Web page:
Written by Ella White
In this blog we’ll explain why bloat is so serious, what causes bloat in dogs, and how it can be prevented.
Bloat, scientifically known as gastric dilatation-volvulus, occurs in dogs when their stomach fills with air, building pressure that eventually prevents the blood from flowing from the back legs and abdomen back to the heart. This causes blood to pool in the back of the body, ultimately sending the dog into shock due to reduced blood volume.
This sounds traumatizing enough. But as the bloat develops, the dog’s stomach is flipped, pulling the spleen and pancreas and cutting off blood flow even further. When the blood flow is cut off from the pancreas, it produces toxic hormones which attack the heart causing it to stop.
This all happens very quickly, is incredibly painful for the dog, and can result in sudden death and life-threatening shock which has the potential to kill within hours. Even with speedy treatment, and even in mild cases, toxic hormones could still be triggered and result in death.
The good news is, bloat is very rare and affects less than 6% of dogs. Although this number increases in dogs weighing over 100lbs.
One of the first signs that a dog has developed bloat will be that they’re in pain – particularly when their belly is touched. Of course, pain could be triggered by any number of illnesses or injuries, so there are further symptoms that owners should know to look out for.
These symptoms tend to appear very quickly once bloat has developed, and should be treated within 1 to 2 hours to increase chances of survival.
Though vets know that bloat happens when air builds up in the stomach causing it to twist, there is no clear answer as to what causes these two life-threatening occurrences to happen. Some have blamed unhealthy diets; dogs eating foods containing oils, fats, and soybean meal as key ingredients are four times more likely to develop bloat.
The rate at which a dog eats can also be considered a contributing factor, as the faster the dog eats the more likely they are to develop bloat. In fact, fast-eating dogs are 5 times more likely to suffer from bloat than dogs that eat slowly.
Similarly, dogs that are only fed once a day are twice more likely to develop bloat than dogs who are fed twice a day. This could be linked to hunger and therefore the speed at which they ingest their food. Stressed, anxious, or scared dogs are also more likely to eat quickly. So using slow feeding bowls can help reduce the risk if you know your dog has a habit of eating too quickly.
Another factor is that certain dog breeds with certain builds and body shapes tend to be more susceptible.
Though any dog can develop bloat, there are some breeds that are more susceptible. Dogs with deep chests like Great Danes, Dobermans and Greyhounds are more likely to suffer from bloat due to their height-to-width ratio.
Large and giant dogs like St Bernards, German Shepherds, Setters, Weimaraners, and Labradors are also at greater risk, with male dogs being twice as likely to get bloat compared to females.
Though spaying and neutering is found to have no effect, particularly-susceptible breeds like Great Danes might be recommended a gastropexy – where the stomach is attached to the abdominal wall – at a young age to prevent bloat risk.
Older and overweight dogs, and very underweight dogs are more susceptible. Similarly, dogs with close relatives that have suffered from bloat are more likely to be genetically predisposed to the condition, and should not be bred.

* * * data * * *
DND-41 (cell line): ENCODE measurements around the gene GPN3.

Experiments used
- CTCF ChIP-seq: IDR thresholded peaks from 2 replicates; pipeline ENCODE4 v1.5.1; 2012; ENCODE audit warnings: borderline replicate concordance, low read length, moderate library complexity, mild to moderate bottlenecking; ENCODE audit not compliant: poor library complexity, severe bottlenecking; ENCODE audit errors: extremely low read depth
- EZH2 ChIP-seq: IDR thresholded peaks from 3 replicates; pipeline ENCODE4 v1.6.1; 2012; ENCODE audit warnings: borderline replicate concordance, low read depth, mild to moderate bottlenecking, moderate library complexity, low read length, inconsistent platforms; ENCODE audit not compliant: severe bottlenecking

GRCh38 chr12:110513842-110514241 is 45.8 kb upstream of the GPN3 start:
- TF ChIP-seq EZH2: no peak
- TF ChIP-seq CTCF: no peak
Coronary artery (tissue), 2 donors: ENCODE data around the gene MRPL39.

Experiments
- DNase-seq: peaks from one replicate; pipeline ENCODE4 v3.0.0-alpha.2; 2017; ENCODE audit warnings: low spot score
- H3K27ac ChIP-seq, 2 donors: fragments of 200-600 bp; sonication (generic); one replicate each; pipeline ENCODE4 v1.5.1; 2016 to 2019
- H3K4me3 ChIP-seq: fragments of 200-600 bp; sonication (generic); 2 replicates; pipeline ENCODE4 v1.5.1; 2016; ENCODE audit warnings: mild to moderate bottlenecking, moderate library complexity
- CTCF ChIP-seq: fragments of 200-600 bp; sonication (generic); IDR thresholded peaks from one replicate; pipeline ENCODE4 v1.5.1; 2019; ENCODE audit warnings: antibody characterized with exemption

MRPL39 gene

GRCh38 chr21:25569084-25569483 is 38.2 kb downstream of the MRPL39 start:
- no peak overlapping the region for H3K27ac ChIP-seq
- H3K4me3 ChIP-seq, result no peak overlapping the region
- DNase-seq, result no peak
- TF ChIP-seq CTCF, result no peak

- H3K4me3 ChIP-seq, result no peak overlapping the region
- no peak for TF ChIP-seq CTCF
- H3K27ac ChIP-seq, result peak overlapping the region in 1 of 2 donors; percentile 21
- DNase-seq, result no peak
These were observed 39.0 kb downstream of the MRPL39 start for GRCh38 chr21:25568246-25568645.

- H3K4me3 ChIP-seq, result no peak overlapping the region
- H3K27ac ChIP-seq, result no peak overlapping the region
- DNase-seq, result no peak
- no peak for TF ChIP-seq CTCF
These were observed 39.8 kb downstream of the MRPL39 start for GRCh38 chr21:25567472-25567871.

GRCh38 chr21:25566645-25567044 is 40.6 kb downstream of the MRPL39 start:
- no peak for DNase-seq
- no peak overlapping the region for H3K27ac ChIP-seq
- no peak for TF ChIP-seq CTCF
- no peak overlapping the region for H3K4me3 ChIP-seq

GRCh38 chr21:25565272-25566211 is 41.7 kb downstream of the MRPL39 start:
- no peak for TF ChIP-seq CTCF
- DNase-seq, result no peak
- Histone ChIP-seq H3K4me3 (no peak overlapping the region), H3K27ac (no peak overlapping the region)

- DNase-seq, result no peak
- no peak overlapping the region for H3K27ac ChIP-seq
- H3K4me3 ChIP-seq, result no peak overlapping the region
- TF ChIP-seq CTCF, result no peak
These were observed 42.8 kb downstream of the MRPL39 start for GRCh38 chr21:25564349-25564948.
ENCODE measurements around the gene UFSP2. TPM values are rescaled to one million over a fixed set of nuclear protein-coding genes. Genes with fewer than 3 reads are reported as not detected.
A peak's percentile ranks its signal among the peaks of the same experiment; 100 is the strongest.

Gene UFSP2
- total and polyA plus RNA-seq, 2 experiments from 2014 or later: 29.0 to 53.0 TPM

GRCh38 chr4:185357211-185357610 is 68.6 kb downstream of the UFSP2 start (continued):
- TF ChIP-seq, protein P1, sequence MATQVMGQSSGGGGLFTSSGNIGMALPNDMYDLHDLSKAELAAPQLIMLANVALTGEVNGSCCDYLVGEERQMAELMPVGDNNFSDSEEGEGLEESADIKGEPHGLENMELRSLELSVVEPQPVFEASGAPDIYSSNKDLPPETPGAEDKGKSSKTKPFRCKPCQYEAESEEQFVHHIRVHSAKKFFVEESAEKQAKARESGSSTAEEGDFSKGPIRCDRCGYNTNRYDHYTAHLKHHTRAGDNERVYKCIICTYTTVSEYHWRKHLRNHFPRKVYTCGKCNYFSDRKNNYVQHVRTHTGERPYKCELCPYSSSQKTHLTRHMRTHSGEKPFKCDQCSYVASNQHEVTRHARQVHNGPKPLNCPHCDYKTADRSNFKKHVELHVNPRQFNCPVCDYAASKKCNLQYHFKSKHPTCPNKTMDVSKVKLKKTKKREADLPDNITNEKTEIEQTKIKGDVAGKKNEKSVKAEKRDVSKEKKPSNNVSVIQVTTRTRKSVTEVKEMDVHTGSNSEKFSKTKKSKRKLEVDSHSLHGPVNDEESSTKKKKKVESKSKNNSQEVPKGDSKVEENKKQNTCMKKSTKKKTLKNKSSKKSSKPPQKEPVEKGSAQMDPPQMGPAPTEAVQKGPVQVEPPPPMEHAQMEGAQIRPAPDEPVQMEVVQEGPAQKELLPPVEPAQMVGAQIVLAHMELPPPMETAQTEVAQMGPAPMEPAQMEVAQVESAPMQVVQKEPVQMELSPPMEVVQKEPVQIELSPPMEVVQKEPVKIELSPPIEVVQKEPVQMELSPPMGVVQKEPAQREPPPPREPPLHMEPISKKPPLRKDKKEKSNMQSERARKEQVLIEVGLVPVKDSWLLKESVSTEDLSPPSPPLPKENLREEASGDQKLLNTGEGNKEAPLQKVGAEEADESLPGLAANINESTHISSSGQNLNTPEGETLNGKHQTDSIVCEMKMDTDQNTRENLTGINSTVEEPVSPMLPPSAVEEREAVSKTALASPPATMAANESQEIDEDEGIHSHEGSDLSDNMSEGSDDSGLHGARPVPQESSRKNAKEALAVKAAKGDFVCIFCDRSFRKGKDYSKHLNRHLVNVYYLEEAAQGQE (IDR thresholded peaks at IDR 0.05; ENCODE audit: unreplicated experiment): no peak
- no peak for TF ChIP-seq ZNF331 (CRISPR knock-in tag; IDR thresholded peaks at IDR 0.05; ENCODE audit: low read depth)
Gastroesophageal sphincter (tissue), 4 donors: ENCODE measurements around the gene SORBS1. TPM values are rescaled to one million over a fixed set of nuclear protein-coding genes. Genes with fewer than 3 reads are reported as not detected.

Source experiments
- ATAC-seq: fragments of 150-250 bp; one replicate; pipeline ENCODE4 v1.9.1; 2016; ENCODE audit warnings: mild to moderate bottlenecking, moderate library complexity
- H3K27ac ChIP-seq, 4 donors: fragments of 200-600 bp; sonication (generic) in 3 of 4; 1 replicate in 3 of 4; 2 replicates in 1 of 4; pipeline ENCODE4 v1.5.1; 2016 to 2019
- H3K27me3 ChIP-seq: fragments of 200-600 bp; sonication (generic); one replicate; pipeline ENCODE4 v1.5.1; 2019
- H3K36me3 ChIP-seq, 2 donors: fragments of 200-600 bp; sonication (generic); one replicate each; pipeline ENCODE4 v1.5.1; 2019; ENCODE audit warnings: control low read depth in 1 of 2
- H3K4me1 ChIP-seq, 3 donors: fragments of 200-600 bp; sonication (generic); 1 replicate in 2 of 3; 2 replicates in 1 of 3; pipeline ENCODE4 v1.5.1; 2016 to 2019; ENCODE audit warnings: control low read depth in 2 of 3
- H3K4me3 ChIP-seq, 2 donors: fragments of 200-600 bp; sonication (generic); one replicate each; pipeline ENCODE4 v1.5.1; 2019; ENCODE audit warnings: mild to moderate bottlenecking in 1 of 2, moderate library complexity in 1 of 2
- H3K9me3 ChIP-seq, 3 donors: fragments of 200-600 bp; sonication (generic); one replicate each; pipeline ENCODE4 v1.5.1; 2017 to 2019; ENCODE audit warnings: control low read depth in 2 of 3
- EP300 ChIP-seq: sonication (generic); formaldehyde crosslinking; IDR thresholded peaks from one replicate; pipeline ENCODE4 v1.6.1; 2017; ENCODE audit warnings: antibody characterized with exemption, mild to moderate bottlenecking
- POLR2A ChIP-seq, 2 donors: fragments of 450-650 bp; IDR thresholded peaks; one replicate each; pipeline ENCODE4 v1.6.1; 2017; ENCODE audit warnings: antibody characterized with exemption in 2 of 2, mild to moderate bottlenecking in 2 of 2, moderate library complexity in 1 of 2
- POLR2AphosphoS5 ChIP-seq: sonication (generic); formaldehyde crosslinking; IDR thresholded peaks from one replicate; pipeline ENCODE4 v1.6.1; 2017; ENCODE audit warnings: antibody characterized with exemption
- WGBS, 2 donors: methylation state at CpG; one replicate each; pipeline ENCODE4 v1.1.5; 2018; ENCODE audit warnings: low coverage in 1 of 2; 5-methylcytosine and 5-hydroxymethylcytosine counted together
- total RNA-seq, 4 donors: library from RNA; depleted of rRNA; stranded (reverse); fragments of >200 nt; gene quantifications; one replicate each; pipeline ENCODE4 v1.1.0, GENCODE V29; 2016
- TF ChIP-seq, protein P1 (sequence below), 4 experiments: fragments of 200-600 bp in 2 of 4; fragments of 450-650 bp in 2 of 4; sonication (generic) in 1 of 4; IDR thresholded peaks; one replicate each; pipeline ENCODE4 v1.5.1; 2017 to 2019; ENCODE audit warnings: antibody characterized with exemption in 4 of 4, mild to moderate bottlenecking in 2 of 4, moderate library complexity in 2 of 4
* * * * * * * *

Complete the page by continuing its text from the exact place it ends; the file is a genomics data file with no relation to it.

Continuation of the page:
If you’re worried your dog is more likely to develop bloat, feeding them small meals throughout the day with a slow feed bowl could put your mind at ease – especially if they are a fast eater.
Though vets are technically able to treat bloat and its symptoms, the condition often comes on so quickly that attempts to treat it are unsuccessful. If your dog is in shock as a result of the condition, your vet will need to treat this before they are able to go into surgery. This is usually done with intravenous fluids to reduce heart rate.
Once they’re stable, the dog’s stomach will be deflated by releasing the gas build-up to take pressure off surrounding organs. Then it will be flipped back into its correct position and any damaged stomach wall will be removed. They will then perform a gastropexy to prevent it from occurring again. 90% of dogs that develop bloat will get it again if a gastropexy is not performed as a preventative measure.
After surgery, dogs will require strong painkillers and antibiotics to help them recover from the lack of blood flow to their heart.
Because nobody really understands the true cause of bloat, it’s equally difficult to know how to prevent it. However, dogs that are fed low-fat diets and that eat little and often rather than in one large portion could be less susceptible. It’s also advisable to not let your dog drink too much too quickly right after eating. If they’re in the habit of wolfing down their dinner then draining their entire water bowl, it would be safer to pick their water bowl up until they’ve had time to start digesting their meal. It’s also advisable to avoid exercise straight after eating.
Opting for a gastropexy in young dogs that are known to be susceptible is a good preventative measure, as is ensuring that your dog maintains a healthy weight – especially in old age.
If you think your dog might have bloat, seek medical attention immediately as the first hour or two are vital for their survival.
If you’re looking for a healthy way to feed your dog, look no further than Front of the Pack’s air dried food. Packed with protein, vitamins, and minerals, it contains everything your dog needs to remain healthy. Free from allergens, fillers, and unnatural ingredients, it’s low in fat and high in nutrition. So you won’t have to worry about them getting all the goodness they need: a scoop takes seconds to serve and delivers all the essential nutrients to keep their tails wagging.